Q Acoustics reveals Concept 300, its ‘most progressive loudspeaker yet'

Building on the success of its flagship Concept 500 floorstanders (£3999/$5999), Q Acoustics has revealed the Concept 300, which the company says is its ‘most progressive loudspeaker yet’.

The Concept 300s use the technological advancements of their siblings – Q Acoustics’ Dual Gelcore cabinet construction and internal P2P bracing, for example – and usher in specially designed drivers and new aesthetics.

That Tensegrity tripod stand isn’t simply an eye-catching photoshoot prop – it’s an integral part of the Concept 300’s design, and a patent-pending innovation Q Acoustics appears to be quite pleased with. 

The load-bearing aluminium rods and thin stainless-steel cables are designed to efficiently reduce the transmission of external vibrations.

Q Acoustics has essentially drawn on a concept by Buckminster Fuller from the early 1960s and applied it to couple speakers to stands and the floor in a more effective way than traditional spiked stands do.

The self-supporting structure is made up of elements either in compression (tubes) or tension (cables) and aims to eliminate reflections through its low surface area.

To further reduce unwanted vibrations, Q Acoustics has developed an isolation base plate system, integrated into the bottom of the cabinet, that mechanically ‘grounds’ the speakers. Each 14kg standmount rests on four damped springs, and vibrations are converted in the springs into heat through a polyurethane elastomer.

The top-plate is designed to interface perfectly with the Isolation Base fitment

The top-plate is designed to interface perfectly with the Isolation Base fitment

The Concept 300 cabinet employs the same Dual Gelcore construction and internal P2P (Point-to-Point) bracing found in the Concept 500. The former is a non-setting gel that separates the three layers of MDF so that vibrations from driver movement are transmitted through the wooden layers and turned into heat.

The bracing, meanwhile, is fitted to areas inside the cabinet that are susceptible to low frequency reverberations which can degrade performance.

The isolation base plate system forms the bottom of the cabinet

The isolation base plate system forms the bottom of the cabinet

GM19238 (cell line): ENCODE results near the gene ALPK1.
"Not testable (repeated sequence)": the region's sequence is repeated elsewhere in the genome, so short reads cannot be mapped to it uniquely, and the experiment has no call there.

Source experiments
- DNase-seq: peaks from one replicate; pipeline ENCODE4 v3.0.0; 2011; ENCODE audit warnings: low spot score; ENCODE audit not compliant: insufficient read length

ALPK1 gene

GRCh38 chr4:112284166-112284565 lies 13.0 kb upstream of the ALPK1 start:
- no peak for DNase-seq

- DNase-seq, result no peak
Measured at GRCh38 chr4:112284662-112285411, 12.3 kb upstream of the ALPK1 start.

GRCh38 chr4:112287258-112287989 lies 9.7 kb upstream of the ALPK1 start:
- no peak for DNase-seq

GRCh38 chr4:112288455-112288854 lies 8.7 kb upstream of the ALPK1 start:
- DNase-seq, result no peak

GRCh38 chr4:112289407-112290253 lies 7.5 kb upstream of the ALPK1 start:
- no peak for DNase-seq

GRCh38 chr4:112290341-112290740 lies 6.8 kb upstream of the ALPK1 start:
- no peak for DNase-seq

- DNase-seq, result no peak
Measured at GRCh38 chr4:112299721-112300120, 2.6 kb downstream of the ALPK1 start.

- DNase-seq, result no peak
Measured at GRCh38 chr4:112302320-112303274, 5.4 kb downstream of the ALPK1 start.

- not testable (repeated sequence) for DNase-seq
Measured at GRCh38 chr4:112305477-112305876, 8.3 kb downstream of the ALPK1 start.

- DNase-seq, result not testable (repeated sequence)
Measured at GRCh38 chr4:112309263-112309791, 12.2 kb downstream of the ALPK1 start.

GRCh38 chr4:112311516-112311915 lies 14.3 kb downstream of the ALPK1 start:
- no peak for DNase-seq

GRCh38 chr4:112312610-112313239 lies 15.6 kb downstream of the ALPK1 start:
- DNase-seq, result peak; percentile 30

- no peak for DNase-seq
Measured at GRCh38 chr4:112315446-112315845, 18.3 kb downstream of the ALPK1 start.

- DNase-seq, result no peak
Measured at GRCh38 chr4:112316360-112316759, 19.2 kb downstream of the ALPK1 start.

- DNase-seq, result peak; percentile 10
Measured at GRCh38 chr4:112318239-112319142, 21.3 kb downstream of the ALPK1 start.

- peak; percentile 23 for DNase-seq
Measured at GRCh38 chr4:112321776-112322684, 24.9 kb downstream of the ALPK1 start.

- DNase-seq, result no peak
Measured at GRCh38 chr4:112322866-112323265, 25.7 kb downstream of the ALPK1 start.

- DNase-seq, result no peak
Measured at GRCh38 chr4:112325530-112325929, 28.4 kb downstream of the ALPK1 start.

The new 16.5cm mid/bass drive units use a paper cone, a new rubber surround that helps reduce unwanted cone resonance, and a glass fibre voice coil for higher power handling and reduced dynamic compression. 

The magnet has been enlarged over those fitted to the twin drivers in the Concept 500, too, helping to provide better control for a single driver in a smaller cabinet.

The 2.8cm soft dome tweeter features the wide-dispersion technique and decoupled isolating mount developed for the Concept 500, the latter protecting the tweeter from vibrations, allowing it to be placed nearer the mid/bass driver for improved integration.

A sophisticated and stylish dual finish, combining real wood veneers with multiple gloss lacquer, means the Concept 300s look like a class act - one which befits their price tag, if you ask us. 

There are no exposed screws spoiling an otherwise elegant design either. The Concept 300’s mid/bass driver unit is held in place from behind by spring-tensioned retaining bolts. These allegedly also keep torque constant, so there won't be any problems with traditional screws or bolts loosening over the years due to vibration in the speaker cabinet.

The Q Acoustics Concept 300s (including the Tensegrity stand) come in three different finishes (silver/ebony, gloss black/rosewood, and white/oak), and are available from March, priced £2999/$4499.

The demonstration at the UK launch gave a promising hint that they could be a strong contender for a position either side of your hi-fi system...


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Becky Roberts

Becky is the managing editor of What Hi-Fi? and, since her recent move to Melbourne, also the editor of Australian Hi-Fi magazine. During her 10+ years in the hi-fi industry, she has reviewed all manner of audio gear, from budget amplifiers to high-end speakers, and particularly specialises in headphones and head-fi devices. In her spare time, Becky can often be found running, watching Liverpool FC and horror movies, and hunting for gluten-free cake.